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What needs to be done to get us to Mars

Daedalus crew on "Mars"
The crew of the fictional Daedalus spaceship touches down on the Red Planet in “Mars,” a miniseries making its debut on the National Geographic Channel. (Credit: National Geographic Channels)

The “Mars” miniseries premiering on the National Geographic Channel is only the latest in a decades-long string of media projects laying out a vision for settling Mars – but this time, the creators say they’re sure the vision will actually come true.

“We’re in a zeitgeist moment right now,” producer Justin Wilkes told GeekWire. “There are enough people talking about Mars, thinking about Mars, dreaming about Mars, and now there are people who actually have the means to do something about it.”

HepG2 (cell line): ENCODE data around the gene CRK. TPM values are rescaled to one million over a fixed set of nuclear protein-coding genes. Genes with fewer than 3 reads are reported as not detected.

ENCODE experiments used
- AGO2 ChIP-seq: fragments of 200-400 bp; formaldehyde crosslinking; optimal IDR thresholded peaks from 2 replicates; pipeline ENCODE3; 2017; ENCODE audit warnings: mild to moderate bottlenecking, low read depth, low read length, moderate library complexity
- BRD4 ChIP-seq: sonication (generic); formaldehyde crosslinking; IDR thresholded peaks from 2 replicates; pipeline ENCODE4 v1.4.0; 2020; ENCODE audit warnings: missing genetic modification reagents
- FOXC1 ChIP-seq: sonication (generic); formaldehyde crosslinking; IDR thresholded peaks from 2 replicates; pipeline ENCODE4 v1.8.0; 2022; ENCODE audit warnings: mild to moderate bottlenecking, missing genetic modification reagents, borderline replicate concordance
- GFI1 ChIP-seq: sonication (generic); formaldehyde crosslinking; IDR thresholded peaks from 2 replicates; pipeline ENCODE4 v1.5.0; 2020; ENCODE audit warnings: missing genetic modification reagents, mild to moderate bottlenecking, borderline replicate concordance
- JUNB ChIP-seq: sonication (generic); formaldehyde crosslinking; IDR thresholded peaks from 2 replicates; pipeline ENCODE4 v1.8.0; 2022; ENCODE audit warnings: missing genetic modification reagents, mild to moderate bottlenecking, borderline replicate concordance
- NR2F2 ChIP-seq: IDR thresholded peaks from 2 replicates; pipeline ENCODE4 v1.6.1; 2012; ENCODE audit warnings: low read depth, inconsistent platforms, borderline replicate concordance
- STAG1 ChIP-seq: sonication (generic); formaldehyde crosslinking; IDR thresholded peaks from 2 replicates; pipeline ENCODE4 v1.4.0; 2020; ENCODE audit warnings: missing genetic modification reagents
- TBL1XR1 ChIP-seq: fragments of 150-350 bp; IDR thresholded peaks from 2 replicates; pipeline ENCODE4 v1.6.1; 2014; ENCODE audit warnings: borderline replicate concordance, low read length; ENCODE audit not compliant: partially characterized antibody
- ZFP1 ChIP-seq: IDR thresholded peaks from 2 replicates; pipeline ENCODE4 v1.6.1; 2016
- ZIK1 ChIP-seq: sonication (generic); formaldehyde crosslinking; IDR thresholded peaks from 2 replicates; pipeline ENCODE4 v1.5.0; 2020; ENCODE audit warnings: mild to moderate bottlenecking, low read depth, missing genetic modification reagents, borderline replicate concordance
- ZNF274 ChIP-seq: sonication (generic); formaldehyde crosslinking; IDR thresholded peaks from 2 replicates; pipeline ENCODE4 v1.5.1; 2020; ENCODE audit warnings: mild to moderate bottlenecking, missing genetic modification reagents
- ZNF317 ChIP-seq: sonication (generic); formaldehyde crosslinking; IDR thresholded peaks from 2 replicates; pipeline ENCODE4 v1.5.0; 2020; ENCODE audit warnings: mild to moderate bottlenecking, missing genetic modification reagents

The people leading the pack are at SpaceX, where billionaire founder Elon Musk has made the establishment of a sustainable city on Mars his lifetime goal. The 45-year-old Musk and other space luminaries lay out their case in “Mars,” in interviews that are interspersed with a fictional movie-style narrative about the first human mission to the Red Planet in 2033.

Musk sees the push to Mars as an evolutionary imperative, to ensure humanity’s survival in the event of a global catastrophe on Earth. Wilkes sees it the same way: “At its most basic level, it’s backing up the human species,” he said.

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By Alan Boyle

Mastermind of Cosmic Log, contributing editor at GeekWire, author of "The Case for Pluto: How a Little Planet Made a Big Difference," president of the Council for the Advancement of Science Writing. Check out "About Alan Boyle" for more fun facts.

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